Melbourne Art Fair Cancelled

In 1988 the “First Australian Contemporary Art Fair” was held at the Royal Exhibition Building. It was the year of the bicentennial and the new art fair was presented by the Australian Commercial Galleries Association and the Bicentennial Authority. Since then, every two years, the Melbourne Art Fair (MAF) has been held in the Royal Exhibition Building. Now it is over, not with a bang but a whimper of an announcement.

Melbourne Art Fair 2014

Melbourne Art Fair 2014 at the Exhibition Building

The announcement of the cancellation from Anna Pappas, chair of the not-for-profit  MAF came on Friday 19 2016. Art Guide and The Age scrambled to publish this major story that day. The Guardian waited until it had discovered who the “high-profile galleries” that Pappas referred to in her statement. The Age had made an informed guess that this might include Diane Tanzer Gallery, but this proved not to be the case. Melbourne may not have an art fair any more but it does have more than one major commercial art gallery.

There are still many unanswered questions about the cancelled art fair. Is this the beginning of a trend or just one of the common variety of administrative debacle?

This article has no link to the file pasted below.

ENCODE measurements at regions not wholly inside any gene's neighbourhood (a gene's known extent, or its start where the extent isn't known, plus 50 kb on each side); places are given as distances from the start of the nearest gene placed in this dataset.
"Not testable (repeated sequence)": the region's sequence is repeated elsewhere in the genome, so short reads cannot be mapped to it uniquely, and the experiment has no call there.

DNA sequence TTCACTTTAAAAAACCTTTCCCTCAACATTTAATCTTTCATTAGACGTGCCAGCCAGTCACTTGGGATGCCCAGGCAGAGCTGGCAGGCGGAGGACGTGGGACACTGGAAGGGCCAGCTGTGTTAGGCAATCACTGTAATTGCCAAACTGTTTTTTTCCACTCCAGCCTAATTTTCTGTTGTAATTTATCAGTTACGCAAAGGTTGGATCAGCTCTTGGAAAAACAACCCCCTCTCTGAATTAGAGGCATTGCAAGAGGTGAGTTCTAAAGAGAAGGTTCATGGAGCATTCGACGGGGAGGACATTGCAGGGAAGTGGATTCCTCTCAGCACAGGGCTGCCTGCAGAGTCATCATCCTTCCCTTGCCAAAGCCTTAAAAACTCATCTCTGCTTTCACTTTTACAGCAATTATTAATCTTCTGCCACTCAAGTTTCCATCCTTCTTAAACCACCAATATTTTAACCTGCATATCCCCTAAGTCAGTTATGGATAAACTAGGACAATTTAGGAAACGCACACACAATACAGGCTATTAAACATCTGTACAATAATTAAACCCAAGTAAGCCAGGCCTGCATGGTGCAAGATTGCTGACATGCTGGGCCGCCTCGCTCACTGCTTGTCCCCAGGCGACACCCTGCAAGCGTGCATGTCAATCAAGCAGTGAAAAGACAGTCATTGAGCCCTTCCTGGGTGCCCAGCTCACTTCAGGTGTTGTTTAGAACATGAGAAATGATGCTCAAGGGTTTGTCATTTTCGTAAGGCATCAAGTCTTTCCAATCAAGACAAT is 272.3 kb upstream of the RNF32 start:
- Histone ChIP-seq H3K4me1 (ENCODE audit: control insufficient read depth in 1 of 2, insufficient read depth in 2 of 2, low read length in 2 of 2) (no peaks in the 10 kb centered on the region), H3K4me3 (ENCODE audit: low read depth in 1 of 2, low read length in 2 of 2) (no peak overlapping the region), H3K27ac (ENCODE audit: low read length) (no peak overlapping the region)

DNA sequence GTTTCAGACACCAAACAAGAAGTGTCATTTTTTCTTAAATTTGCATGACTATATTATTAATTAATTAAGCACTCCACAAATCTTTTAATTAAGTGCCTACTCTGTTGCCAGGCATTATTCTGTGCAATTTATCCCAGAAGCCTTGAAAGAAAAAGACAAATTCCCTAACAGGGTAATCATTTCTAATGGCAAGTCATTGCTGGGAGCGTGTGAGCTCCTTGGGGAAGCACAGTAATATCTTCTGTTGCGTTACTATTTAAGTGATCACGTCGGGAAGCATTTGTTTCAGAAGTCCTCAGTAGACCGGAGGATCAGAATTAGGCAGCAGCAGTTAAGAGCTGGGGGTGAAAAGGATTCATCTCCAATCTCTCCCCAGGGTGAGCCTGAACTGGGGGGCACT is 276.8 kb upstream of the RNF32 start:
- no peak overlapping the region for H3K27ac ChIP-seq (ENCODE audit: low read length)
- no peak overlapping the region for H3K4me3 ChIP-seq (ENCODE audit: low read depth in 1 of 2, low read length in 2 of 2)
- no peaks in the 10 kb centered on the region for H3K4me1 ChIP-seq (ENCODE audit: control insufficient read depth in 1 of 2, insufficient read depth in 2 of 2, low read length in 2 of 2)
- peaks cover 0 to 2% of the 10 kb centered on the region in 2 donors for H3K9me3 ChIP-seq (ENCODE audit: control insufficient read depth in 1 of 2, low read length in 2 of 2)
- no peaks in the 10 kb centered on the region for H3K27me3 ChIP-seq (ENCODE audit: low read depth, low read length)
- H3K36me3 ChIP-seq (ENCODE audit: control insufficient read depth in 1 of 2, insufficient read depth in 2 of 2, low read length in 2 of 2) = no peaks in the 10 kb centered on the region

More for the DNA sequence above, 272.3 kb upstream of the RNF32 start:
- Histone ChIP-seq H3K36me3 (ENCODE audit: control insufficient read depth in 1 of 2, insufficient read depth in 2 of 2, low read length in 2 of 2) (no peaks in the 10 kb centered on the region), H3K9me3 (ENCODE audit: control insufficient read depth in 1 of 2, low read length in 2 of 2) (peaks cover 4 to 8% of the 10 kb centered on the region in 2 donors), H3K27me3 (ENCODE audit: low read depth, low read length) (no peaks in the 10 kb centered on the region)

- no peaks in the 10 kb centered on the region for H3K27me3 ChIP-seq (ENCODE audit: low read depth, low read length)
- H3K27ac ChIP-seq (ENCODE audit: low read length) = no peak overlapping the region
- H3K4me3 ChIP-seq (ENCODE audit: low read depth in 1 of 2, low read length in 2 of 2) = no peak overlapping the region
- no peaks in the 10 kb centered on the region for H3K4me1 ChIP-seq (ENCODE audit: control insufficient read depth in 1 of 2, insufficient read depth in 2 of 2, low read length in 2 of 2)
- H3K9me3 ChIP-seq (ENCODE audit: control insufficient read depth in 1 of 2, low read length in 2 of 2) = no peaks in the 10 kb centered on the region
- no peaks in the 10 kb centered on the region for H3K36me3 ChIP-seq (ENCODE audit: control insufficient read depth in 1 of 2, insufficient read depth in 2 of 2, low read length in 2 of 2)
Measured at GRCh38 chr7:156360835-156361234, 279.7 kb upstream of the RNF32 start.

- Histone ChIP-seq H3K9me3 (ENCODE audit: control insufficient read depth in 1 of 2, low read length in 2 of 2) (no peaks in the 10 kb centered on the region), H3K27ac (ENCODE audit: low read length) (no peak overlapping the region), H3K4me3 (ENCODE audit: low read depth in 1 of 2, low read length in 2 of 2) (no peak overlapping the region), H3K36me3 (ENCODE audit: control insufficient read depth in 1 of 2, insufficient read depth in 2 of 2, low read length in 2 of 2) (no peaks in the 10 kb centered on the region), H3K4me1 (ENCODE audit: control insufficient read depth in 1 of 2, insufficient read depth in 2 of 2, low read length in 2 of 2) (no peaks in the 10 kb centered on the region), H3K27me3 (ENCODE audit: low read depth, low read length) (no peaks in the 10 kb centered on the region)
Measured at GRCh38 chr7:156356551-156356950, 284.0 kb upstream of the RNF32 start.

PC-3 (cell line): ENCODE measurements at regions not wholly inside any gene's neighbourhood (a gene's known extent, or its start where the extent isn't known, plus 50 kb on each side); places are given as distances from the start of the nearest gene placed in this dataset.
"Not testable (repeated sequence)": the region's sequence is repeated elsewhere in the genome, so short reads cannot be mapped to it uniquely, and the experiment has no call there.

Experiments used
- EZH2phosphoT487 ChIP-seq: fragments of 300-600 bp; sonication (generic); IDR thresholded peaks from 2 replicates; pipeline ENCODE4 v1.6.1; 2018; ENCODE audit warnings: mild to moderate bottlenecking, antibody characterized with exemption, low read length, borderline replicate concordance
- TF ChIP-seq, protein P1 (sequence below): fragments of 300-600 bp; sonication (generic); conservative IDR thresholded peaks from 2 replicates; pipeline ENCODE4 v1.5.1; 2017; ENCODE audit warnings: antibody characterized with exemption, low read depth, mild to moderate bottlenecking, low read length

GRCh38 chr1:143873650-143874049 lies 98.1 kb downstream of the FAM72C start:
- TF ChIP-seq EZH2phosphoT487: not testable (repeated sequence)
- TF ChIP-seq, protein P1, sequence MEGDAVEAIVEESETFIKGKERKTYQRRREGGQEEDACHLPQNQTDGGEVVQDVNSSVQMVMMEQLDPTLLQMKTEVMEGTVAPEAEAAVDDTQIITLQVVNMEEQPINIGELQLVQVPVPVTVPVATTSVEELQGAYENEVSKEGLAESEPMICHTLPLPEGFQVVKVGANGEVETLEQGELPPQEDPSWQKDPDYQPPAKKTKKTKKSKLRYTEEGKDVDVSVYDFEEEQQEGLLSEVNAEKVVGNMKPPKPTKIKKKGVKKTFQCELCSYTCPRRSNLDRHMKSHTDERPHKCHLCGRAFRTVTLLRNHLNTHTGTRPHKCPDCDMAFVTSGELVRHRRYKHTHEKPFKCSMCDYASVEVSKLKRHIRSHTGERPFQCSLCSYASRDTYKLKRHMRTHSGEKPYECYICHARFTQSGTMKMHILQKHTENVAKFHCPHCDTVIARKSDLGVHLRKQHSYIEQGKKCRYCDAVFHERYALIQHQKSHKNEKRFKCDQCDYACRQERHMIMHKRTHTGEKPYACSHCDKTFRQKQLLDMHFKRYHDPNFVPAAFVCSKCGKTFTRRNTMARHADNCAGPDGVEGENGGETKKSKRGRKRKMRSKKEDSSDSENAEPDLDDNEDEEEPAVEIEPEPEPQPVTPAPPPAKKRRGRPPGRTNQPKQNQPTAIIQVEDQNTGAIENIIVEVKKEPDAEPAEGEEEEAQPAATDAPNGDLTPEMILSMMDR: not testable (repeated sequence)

Suggesting that the cancelation of art was due to an administrative debacle is the fact that in August 2015 the MAF had severed its contract to manage the fair with Art Fairs Australia. If that is the case then we can expect that MAF will be re-established in a couple of years.

However, there are reasons to think that it is the start of a trend away from the art fair model. Barry Keldoulis told the media at the opening of the MAF 2014 that “art fairs may not be the best way to see art but they are the best way to see hell of lot of art.” If art fairs are not be the best way to see art why would they be the best way to buy art or sell art. Although art fairs were promoted as the mega-art market there are serious commercial art galleries in Melbourne who have done the math and decided that the MAF is not worth it.

Considering the last MAF two years ago in hindsight I should have been spending more time at the Not Fair rather than the MAF. Not Fair was the alternative satellite to the MAF. It was curated exhibition in Collingwood at 12 Peel Street and The Grace Darling Hotel. Its curators, Sam Leach, Ashley Crawford and Rebecca Richards had put together an exhibition that has been mentioned more times to me in the last two years than the MAF.